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Vetoed tax bill would focus tax relief on seniors, families, and small businesses

The House and Senate agreed to over $1 billion dollars in tax cuts last week, much of it focused on the middle class.  The largest chunk—nearly $220 million—went to cut taxes on social security income.   The bill also included substantial increases in subtractions and credits for expenses related to child care, education, scholarship program contributions, and student loans.  On the business side, the bill lowers statewide property taxes on businesses and, in particular, small businesses.  Credits for investments in research and development, as well as start-ups also get a boost.  Finally, the bill would also reduce the estate tax by eliminating the tax for lower value estates, consistent with federal law.

In vetoing the bill, Governor Dayton complained the cuts are “irresponsibly large” and focus “tax relief to some of the most fortunate.” Yet, add up the tax cuts and the bill unquestionably focuses on seniors, families, and small businesses.  The governor’s criticism also ignores the impact our tax code has on the incentive to do business in Minnesota and to remain a resident of Minnesota.  The real problem with the vetoed tax bill is that it doesn’t provide enough broad-based, pro-growth tax relief.

American Experiment’s priorities focus on adopting credits for contributions to charities that award K-12 scholarships and reducing the estate tax.  For decades, American Experiment has worked to expand opportunities for low-income students stuck in failed schools.  Credits for contributions to scholarship granting charities would make it possible for low- and middle-income families to send their kids to better and higher performing schools.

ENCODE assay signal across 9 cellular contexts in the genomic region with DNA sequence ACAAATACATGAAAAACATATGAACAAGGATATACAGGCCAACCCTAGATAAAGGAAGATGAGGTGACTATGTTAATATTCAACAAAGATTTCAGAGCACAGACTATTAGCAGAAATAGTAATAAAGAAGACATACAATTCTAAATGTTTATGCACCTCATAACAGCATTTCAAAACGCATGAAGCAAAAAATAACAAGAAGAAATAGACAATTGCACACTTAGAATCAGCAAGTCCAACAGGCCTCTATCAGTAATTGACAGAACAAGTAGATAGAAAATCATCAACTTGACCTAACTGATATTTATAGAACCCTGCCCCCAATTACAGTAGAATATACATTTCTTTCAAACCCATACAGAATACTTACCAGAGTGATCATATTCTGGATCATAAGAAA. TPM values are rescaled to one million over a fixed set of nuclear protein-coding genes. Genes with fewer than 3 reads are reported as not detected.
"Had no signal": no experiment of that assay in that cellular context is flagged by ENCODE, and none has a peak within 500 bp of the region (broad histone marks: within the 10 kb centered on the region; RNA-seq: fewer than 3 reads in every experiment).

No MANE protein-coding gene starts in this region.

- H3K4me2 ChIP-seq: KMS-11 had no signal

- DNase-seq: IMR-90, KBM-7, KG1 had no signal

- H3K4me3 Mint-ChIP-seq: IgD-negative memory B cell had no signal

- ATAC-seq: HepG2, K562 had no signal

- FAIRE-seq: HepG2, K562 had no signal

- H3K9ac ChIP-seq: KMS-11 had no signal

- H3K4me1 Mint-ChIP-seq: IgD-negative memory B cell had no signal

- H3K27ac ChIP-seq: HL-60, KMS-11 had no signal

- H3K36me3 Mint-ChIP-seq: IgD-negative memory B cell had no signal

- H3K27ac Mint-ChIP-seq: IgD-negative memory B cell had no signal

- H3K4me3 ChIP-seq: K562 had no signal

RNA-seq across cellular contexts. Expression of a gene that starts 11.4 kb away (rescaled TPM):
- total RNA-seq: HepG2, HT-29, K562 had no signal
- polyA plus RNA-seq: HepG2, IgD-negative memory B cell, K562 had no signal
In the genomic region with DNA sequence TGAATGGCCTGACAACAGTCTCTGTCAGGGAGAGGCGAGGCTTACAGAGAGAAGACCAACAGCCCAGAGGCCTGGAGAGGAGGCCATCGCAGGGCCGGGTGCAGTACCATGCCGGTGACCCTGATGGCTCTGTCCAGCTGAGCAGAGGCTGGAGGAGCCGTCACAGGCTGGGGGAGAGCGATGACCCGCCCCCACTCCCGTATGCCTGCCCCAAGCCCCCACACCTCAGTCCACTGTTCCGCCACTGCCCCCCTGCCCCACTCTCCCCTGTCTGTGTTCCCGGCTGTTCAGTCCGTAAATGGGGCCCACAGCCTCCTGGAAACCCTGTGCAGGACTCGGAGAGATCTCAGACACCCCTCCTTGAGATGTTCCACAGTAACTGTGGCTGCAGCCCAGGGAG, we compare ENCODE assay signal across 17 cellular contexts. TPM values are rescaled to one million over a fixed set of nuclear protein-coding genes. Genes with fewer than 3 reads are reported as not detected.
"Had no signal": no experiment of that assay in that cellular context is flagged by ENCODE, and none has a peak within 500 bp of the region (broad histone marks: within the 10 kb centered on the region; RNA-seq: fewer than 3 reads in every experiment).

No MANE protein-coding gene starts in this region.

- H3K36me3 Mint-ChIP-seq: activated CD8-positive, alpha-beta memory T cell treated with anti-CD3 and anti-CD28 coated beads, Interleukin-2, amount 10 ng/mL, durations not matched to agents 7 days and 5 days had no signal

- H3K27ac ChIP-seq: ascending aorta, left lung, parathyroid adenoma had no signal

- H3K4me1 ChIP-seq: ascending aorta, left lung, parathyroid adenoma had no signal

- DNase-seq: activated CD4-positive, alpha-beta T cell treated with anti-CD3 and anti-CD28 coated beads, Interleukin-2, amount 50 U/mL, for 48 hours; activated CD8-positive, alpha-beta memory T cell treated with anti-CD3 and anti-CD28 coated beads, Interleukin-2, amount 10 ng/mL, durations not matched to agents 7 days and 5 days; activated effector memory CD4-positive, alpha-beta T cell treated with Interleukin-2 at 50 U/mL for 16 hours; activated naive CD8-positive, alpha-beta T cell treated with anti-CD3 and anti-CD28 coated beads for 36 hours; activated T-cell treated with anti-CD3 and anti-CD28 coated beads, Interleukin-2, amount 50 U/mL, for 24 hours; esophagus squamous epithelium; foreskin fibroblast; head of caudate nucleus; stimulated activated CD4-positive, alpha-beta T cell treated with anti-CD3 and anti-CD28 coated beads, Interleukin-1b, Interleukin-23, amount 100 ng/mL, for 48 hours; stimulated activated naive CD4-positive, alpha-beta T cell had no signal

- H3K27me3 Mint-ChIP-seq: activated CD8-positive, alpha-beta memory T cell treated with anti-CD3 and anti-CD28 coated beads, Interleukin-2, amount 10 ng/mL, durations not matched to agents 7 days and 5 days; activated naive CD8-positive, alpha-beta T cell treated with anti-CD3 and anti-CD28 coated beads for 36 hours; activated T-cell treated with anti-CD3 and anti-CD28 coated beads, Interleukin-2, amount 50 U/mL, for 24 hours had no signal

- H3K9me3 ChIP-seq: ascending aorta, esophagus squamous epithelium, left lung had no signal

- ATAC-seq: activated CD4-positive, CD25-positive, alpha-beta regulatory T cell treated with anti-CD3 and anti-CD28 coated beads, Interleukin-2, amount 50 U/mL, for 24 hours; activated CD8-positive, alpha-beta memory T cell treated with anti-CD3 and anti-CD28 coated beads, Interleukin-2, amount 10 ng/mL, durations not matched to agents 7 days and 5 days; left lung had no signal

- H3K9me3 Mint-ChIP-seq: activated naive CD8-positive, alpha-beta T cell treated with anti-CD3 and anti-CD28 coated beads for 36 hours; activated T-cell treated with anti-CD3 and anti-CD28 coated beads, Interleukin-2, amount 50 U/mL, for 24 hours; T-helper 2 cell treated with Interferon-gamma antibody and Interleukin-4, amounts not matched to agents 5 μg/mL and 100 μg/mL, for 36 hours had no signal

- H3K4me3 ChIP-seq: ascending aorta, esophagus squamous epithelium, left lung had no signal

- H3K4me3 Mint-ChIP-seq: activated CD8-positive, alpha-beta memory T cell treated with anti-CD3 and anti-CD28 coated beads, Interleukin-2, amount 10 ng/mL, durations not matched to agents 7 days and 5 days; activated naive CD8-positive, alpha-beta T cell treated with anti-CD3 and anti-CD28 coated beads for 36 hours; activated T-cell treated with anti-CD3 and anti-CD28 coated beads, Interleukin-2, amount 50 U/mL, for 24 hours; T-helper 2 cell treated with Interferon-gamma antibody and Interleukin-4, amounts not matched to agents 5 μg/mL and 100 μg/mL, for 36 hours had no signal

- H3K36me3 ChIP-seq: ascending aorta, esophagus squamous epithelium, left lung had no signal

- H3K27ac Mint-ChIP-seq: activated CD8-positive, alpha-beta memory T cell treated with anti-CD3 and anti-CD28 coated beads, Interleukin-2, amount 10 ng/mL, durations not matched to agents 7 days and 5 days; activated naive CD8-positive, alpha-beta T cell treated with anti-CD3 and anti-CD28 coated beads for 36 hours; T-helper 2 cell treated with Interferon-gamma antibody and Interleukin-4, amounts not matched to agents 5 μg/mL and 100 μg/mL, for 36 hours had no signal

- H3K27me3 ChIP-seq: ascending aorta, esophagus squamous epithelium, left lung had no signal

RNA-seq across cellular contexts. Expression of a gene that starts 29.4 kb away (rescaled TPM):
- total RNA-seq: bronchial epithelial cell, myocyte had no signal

American Experiment policy reports document substantial net losses of higher-income people to other states and the estate tax represents maybe the strongest incentive for the wealthy to leave or never move to Minnesota.  The fact is, Minnesota likely losses more revenue from wealthy people leaving the state than the estate tax collects. Ideally, the state would join 38 states and fully eliminate the estate tax, but eliminating the tax for lower value estates in conformity with the federal law represents a good compromise.

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